MARINE CORPS AIR STATION MIRAMAR, Calif --
Brig. Gen. Mark Wise, the 3rd Marine Aircraft Wing assistant wing commander, and Col. John Farnam, the Marine Corps Air Station Miramar, Calif., commanding officer, met with California Highway Patrol, San Diego Police Department and representatives of the Motorcycle Safety Foundation to announce new funding for motorcycle safety and the enforcement of the “Share the Road” motorcycle program aboard the air station, Nov. 5.
A motorcycle safety grant awarded to the California Highway Patrol allows for a series of yearlong outreach programs throughout California and 60 motorcycle and road sharing presentations to raise awareness about motorcycle safety for riders and drivers. The first of which took place aboard the air station that same day.
“What we are trying to do is take the fantastic training that the CHP provides through the Motorcycle Safety Foundation and pair that with the mentorship of a skilled rider,” said Wise. “Riding should be fun, and we want it to be fun, but we want riders to be able to start a ride they can enjoy and finish it safely, too.”
With enforcement efforts by those involved in the partnership, all have high hopes of decreasing fatalities and accidents linked to motorcycles.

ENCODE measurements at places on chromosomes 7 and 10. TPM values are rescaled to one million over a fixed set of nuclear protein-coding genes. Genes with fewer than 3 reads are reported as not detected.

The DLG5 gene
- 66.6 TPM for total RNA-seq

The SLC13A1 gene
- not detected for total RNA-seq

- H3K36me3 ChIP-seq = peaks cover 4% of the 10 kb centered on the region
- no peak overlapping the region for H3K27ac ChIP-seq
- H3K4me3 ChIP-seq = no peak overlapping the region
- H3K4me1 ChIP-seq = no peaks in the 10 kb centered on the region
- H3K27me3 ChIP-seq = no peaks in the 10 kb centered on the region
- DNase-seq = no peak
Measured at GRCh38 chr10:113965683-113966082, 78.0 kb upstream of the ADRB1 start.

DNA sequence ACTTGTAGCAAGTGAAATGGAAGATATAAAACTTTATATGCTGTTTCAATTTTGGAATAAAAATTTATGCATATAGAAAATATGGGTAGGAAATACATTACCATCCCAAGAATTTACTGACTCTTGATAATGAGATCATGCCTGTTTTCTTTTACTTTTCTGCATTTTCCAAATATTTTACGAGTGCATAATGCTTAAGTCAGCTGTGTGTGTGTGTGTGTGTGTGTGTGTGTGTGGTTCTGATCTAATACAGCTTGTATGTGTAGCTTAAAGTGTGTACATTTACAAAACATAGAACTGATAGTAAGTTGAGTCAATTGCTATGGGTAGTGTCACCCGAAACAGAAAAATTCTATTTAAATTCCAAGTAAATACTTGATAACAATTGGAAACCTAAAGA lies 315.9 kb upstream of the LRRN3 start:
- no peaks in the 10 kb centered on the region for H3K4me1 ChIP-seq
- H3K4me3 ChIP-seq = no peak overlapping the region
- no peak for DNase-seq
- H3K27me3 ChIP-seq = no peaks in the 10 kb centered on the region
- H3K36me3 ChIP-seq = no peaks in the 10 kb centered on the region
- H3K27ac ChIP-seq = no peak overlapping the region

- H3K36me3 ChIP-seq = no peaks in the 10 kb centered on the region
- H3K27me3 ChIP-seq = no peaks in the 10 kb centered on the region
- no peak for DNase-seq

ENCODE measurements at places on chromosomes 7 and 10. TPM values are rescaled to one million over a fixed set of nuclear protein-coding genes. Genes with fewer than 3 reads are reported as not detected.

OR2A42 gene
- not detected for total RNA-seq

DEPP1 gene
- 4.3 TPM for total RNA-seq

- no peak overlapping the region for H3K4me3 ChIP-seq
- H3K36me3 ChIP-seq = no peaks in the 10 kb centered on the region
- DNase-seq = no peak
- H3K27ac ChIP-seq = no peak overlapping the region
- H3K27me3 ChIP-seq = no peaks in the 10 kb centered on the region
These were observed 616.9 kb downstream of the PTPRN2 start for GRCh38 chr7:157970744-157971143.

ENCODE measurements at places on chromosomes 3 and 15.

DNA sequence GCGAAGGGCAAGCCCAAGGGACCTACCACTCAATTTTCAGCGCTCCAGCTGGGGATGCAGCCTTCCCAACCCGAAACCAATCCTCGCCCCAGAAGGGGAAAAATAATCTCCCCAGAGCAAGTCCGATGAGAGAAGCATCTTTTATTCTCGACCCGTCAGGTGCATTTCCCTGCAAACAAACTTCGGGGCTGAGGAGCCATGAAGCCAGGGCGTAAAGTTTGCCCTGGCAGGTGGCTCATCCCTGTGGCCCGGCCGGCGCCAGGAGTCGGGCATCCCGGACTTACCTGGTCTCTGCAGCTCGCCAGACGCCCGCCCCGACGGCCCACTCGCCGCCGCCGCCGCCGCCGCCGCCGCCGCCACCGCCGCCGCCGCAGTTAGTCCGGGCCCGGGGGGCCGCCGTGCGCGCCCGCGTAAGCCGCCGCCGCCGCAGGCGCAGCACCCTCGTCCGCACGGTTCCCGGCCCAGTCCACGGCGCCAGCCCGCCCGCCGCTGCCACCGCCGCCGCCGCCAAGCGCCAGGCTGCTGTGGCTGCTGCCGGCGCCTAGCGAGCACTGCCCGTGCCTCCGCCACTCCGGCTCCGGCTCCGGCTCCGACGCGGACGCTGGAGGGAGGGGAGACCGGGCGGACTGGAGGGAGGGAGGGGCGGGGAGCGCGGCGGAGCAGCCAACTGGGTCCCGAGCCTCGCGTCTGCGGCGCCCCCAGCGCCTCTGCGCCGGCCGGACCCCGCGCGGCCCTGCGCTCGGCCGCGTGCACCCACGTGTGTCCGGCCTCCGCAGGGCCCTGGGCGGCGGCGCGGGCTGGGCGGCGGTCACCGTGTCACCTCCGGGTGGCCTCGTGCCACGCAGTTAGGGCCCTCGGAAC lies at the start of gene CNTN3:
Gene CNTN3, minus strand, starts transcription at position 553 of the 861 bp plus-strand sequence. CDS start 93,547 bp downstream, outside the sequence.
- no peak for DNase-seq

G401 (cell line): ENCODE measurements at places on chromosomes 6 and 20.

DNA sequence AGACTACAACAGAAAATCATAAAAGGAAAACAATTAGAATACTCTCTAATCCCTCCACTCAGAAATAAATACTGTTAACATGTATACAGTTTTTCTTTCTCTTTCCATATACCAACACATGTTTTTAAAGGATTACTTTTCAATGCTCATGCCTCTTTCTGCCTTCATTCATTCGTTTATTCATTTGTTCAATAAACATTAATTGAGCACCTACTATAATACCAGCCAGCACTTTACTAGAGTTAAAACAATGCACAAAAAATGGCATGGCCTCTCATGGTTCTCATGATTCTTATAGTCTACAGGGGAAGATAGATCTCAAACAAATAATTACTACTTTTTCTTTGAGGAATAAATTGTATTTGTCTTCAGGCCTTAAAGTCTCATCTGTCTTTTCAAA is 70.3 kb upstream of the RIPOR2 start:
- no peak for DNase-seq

“Miramar is always at its best with a team like this backing it up,” said Farnam. “[The training] our instructors provide on motorcycle safety keeps [Marines] from being hurt and keeps them coming into work every day. It makes a difference not just for the individual, but for the nation as a whole when [the] Marine Corps can stay focused on its duties because our young Marines are trained well and know what is going on when it comes to riding motorcycles.”
More than 1,500 service members, families, civilian employees and Department of Defense personnel take motorcycle training aboard the installation each year. Approximately 9,000 Marines work aboard MCAS Miramar, and more than 1,500 of them operate motorcycles.
Units take a huge interest in their Marines’ and Sailors’ safety. For some service members, motorcycle safety hits closer to home than it does for others.
“I have a vested interest in our riding programs,” said Wise, the most senior rider in the wing. “I go out personally to the sites of motorcycle accidents in my command and ride them myself, and coupled with reports, try to see what could have been done differently.”
Wise explained that despite wearing appropriate gear, some riders lack the maturity and experience of a veteran rider, and fall victim to avoidable situations.
Wise and Farnam’s commands both hope to provide their motorcyclists the tools for safe riding through this partnership and mentorship for newer riders.